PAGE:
From the collection of the Nordic Museum in the Ballard neighborhood of Seattle is this Viking picture stone. The stone’s description reads: “Erected as memorials or commemorative markers, picture stones convey their messages through pictures rather than inscriptions. More than 400 picture stones are known today; most of them are from the island of Gotland in the Baltic Sea.”
I began the drawing by roughing in the stone’s outline and describing the hewn quality along its edges. Then I worked on the features typical of picture stones—a woman offering a drink to a Viking riding a horse, a ship with checkered sails, and symbols of interlocking triangles called valknuts—followed by the surrounding plaited pattern.
This is the entrance to the Pacific Fishermen Shipyard, notable for the profusion of signs and memorabilia from local establishments that have disappeared or been displaced by development. Located on Salmon Bay, on the freshwater side of the Hiram M. Chittenden Locks, the shipyard was established in 1946 by 400 Norwegian American fishermen and their wives, who each contributed to a fund to purchase the Old Ballard Marine Railway and ensure that they would have a place to repair their own fishing vessels. The site soon became a full-service shipyard equipped with haul-out facilities, marine railways, and a workforce of machinists, shipwrights, boilermakers, and electricians to service and maintain tugboats, cruise ships, large yachts, as well as traditional fishing vessels.
Queen Anne School opened in 1896 in a three-story, six-room, Richardsonian Romanesque-style building designed by Warren Skillings and James Corner. Over the years, several additions were made to incorporate more classrooms, an auditorium, and new offices. In 1908, it was renamed the West Queen Anne School to avoid confusion with Queen Anne High School then being constructed. This name can still be seen over the north, Galer Street entrance.
In 1975, it became the first Seattle school to be placed on the National Register of Historic Places and two years later, it became a City of Seattle Landmark. After the school closed in 1981, Historic Seattle obtained a long-term lease, which was subsequently transferred to West Queen Anne Association, who hired the architectural firm of Cardwell/Thomas and Associates to renovate and convert the school into 49 condominium units.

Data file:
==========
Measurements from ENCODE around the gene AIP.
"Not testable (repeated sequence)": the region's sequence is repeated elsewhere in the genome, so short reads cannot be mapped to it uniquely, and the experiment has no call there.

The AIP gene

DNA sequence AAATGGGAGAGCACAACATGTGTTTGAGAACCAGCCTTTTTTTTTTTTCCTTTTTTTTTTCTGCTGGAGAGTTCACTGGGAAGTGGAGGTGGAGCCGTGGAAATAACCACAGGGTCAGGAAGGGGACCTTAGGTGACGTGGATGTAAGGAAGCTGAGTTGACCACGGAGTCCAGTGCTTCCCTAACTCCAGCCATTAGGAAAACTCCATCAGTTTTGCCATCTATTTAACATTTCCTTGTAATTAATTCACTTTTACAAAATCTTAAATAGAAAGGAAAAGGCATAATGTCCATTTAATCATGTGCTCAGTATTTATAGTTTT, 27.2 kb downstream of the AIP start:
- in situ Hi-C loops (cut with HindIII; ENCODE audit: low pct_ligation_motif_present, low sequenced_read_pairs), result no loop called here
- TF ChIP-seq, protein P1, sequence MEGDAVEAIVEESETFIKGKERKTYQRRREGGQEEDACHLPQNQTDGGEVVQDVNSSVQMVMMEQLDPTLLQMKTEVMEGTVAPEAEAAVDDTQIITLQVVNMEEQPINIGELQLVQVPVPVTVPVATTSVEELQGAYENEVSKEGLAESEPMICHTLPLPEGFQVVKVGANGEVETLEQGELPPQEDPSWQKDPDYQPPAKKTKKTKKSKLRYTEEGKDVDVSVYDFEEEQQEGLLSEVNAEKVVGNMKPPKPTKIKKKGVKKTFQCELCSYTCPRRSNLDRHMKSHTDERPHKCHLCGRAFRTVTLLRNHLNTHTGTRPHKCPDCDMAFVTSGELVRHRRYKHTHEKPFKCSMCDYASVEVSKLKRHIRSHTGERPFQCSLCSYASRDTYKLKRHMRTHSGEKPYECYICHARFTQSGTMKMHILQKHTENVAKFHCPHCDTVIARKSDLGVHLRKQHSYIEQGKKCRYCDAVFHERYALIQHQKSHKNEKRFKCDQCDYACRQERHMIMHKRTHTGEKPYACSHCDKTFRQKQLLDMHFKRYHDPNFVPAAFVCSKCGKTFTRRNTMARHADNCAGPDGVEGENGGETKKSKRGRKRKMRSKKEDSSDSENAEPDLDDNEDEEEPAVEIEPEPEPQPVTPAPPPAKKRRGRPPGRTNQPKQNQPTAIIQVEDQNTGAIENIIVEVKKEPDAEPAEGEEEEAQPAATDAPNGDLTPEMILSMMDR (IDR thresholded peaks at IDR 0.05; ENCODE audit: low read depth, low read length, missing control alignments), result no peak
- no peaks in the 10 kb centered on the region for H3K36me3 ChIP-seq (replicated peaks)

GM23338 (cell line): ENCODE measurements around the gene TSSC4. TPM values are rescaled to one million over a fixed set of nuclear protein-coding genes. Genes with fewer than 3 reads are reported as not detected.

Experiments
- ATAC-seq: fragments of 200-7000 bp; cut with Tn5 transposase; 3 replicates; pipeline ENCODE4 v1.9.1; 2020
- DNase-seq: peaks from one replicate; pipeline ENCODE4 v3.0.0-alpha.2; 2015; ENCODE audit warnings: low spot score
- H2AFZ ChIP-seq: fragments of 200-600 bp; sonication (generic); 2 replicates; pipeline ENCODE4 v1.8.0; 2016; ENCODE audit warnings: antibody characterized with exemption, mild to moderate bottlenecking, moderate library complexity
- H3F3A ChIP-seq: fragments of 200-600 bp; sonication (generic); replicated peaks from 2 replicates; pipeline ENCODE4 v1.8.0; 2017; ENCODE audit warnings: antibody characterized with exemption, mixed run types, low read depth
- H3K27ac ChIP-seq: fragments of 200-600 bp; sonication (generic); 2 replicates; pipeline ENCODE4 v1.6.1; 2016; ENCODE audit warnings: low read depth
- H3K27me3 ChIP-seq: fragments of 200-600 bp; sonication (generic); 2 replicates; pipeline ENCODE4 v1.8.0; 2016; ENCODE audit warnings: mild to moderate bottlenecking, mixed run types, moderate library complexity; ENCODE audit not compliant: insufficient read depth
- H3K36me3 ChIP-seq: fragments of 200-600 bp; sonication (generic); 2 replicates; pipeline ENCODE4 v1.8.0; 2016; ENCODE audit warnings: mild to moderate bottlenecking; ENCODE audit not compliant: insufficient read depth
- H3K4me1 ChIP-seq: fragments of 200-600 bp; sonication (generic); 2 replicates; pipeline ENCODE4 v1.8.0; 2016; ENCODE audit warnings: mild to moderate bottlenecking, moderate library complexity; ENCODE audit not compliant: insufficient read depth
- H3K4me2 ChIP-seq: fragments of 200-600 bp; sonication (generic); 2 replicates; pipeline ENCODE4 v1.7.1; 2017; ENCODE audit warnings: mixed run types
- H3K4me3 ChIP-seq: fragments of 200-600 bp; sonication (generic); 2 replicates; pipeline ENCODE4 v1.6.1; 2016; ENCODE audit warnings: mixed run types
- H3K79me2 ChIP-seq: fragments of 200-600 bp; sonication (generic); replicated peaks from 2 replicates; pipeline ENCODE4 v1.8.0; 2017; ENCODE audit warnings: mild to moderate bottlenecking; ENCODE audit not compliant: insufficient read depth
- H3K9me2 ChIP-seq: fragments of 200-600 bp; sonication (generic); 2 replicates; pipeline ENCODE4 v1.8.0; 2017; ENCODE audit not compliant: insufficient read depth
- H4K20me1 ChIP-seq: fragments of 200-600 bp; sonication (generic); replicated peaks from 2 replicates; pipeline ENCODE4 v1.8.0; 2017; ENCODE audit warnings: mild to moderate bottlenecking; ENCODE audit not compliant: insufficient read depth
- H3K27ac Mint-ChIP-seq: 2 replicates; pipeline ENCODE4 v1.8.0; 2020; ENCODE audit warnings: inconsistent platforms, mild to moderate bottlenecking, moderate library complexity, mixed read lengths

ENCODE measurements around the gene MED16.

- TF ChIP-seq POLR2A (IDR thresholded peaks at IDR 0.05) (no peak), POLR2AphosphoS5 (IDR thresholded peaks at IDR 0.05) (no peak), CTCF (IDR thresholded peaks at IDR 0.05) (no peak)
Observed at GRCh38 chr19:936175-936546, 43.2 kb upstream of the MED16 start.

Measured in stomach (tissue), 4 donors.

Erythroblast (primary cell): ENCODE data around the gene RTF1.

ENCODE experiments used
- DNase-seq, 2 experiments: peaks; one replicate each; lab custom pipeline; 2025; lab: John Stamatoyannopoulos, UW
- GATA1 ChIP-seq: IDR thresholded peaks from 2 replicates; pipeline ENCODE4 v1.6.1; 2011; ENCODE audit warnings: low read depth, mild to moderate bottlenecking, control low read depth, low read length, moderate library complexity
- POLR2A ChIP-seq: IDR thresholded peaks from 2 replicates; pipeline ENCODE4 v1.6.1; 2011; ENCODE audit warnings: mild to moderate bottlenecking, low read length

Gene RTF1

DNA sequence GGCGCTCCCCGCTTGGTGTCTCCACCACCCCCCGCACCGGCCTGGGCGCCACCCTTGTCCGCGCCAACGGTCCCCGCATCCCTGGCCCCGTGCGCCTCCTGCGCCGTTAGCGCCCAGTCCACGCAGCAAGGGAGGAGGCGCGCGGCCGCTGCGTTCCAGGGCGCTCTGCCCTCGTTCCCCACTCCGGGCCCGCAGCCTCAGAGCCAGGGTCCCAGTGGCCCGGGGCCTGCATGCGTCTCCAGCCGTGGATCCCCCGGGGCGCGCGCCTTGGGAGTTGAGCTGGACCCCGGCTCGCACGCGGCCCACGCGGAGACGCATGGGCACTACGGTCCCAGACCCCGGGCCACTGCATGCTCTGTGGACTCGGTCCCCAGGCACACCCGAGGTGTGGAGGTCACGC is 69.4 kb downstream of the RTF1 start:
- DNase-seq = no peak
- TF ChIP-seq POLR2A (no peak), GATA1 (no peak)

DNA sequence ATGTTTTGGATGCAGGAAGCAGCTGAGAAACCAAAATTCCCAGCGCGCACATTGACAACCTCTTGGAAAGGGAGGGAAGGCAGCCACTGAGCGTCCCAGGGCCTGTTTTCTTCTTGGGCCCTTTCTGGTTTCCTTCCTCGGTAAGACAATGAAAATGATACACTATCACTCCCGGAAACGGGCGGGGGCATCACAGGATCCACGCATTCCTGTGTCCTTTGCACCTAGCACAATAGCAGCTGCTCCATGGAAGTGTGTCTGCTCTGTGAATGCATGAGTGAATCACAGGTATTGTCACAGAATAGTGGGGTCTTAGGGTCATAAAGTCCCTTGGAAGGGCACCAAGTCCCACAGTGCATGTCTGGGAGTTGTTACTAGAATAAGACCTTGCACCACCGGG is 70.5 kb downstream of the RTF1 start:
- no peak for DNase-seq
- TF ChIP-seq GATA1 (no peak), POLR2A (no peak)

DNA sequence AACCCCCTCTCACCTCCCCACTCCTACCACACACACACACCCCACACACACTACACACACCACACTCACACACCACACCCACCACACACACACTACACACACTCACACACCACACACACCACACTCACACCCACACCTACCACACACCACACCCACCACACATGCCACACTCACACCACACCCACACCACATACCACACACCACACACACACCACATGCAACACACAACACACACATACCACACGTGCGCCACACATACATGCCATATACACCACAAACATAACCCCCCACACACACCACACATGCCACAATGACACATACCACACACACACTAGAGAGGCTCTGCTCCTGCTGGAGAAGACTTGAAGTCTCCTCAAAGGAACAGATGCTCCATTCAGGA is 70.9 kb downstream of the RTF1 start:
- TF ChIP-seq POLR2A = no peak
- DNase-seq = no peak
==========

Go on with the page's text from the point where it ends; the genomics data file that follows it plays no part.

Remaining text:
Visiting Vancouver BC for a few days gave me the opportunity to visit the Dr. Sun Yat Sen Classical Chinese Garden. Designed by Wang Zu-Xin with the help of the Landscape Architecture Company of Suzhou China, and constructed in 1985, it is said to be the first Scholar’s Garden built outside of China.
This is a sketch of the Jade Water Pavilion. The term jade water refers to the deliberate cloudiness of the pond water, which is supposed to intensify its reflections.
Following Mysore, my travels took me to the Design Ashram Community Organization in Calicut, where I taught a drawing workshop sponsored by World Architecture Travel. It was indeed a pleasure to walk the streets of Calicut and to sketch with a group of area architects and student interns.
To end my trip to India, I gave a presentation at the Zonal NASA Convention that the College of Architecture of Eranad Knowledge City hosted and spent two days drawing with students at Nilambur Kovilakam, the royal palace of the rajas who ruled the local area once known as Eranad 200 years ago.
Thanks to all who made my trip to India a memorable one.
From Bengaluru, we drove to Mysore, where I met with faculty and students at the Wadiyar Centre for Architecture and toured Mysore Palace. The above is a 25-minute sketch of Mysore Palace I managed to do before leaving on the 5-hour drive to Calicut.